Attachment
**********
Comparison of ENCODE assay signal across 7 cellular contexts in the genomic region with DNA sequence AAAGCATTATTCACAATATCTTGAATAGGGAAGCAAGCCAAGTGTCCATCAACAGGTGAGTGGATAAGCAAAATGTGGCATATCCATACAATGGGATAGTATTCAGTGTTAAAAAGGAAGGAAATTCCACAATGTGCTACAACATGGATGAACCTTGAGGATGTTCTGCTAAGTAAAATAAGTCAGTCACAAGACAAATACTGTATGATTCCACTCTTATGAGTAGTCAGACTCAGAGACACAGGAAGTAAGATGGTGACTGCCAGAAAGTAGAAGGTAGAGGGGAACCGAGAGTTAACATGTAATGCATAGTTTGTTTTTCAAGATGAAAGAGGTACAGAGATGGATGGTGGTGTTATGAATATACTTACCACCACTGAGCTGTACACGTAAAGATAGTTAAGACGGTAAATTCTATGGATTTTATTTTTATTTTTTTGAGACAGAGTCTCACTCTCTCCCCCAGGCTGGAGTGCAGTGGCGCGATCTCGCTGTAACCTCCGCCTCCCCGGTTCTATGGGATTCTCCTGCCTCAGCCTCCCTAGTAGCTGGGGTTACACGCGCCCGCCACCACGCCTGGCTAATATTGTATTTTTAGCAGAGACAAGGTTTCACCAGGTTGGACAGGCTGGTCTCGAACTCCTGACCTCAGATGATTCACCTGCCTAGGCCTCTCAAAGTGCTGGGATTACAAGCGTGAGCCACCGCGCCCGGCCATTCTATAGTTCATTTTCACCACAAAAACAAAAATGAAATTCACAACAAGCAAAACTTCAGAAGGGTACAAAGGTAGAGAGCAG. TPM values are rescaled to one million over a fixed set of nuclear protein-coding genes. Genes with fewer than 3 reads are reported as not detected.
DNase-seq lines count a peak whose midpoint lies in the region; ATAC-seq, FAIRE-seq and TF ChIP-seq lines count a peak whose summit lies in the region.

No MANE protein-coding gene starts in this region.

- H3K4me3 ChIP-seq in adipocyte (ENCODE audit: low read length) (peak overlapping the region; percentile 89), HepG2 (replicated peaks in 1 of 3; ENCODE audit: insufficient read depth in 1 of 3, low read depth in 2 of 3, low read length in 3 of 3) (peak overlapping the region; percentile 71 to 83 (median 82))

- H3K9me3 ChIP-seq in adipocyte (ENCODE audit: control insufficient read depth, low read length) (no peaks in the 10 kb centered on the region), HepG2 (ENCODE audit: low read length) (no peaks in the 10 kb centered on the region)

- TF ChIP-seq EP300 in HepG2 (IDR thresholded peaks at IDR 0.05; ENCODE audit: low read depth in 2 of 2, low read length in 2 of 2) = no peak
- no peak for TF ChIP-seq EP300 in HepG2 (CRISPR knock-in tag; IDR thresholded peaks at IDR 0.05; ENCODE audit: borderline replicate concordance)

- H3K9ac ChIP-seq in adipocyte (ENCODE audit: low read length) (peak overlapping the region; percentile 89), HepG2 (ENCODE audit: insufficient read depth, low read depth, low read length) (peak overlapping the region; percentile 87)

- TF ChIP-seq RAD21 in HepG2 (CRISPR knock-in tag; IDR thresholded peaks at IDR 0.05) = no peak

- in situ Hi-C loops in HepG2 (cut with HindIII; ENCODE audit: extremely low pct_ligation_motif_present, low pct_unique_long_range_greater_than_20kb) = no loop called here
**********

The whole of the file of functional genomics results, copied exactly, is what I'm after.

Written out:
Comparison of ENCODE assay signal across 7 cellular contexts in the genomic region with DNA sequence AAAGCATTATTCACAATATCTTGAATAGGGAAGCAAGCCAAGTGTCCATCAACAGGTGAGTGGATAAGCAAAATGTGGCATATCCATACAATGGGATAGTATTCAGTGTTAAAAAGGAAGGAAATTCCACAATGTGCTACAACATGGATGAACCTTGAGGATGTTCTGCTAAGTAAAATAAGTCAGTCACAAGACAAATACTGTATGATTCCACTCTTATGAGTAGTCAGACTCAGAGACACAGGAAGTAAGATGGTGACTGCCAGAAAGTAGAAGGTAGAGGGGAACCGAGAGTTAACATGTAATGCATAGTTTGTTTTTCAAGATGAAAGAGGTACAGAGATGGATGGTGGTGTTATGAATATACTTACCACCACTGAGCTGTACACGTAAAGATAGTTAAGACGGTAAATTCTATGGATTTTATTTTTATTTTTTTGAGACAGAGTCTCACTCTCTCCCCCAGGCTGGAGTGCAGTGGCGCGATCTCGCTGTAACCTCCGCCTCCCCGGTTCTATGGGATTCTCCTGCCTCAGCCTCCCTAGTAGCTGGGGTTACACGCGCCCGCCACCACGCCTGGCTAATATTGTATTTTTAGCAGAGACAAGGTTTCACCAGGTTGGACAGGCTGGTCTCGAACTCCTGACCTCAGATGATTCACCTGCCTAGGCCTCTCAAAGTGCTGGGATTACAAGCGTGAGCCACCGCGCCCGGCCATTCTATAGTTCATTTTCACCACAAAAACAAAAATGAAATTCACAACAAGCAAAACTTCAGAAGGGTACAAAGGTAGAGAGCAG. TPM values are rescaled to one million over a fixed set of nuclear protein-coding genes. Genes with fewer than 3 reads are reported as not detected.
DNase-seq lines count a peak whose midpoint lies in the region; ATAC-seq, FAIRE-seq and TF ChIP-seq lines count a peak whose summit lies in the region.

No MANE protein-coding gene starts in this region.

- H3K4me3 ChIP-seq in adipocyte (ENCODE audit: low read length) (peak overlapping the region; percentile 89), HepG2 (replicated peaks in 1 of 3; ENCODE audit: insufficient read depth in 1 of 3, low read depth in 2 of 3, low read length in 3 of 3) (peak overlapping the region; percentile 71 to 83 (median 82))

- H3K9me3 ChIP-seq in adipocyte (ENCODE audit: control insufficient read depth, low read length) (no peaks in the 10 kb centered on the region), HepG2 (ENCODE audit: low read length) (no peaks in the 10 kb centered on the region)

- TF ChIP-seq EP300 in HepG2 (IDR thresholded peaks at IDR 0.05; ENCODE audit: low read depth in 2 of 2, low read length in 2 of 2) = no peak
- no peak for TF ChIP-seq EP300 in HepG2 (CRISPR knock-in tag; IDR thresholded peaks at IDR 0.05; ENCODE audit: borderline replicate concordance)

- H3K9ac ChIP-seq in adipocyte (ENCODE audit: low read length) (peak overlapping the region; percentile 89), HepG2 (ENCODE audit: insufficient read depth, low read depth, low read length) (peak overlapping the region; percentile 87)

- TF ChIP-seq RAD21 in HepG2 (CRISPR knock-in tag; IDR thresholded peaks at IDR 0.05) = no peak

- in situ Hi-C loops in HepG2 (cut with HindIII; ENCODE audit: extremely low pct_ligation_motif_present, low pct_unique_long_range_greater_than_20kb) = no loop called here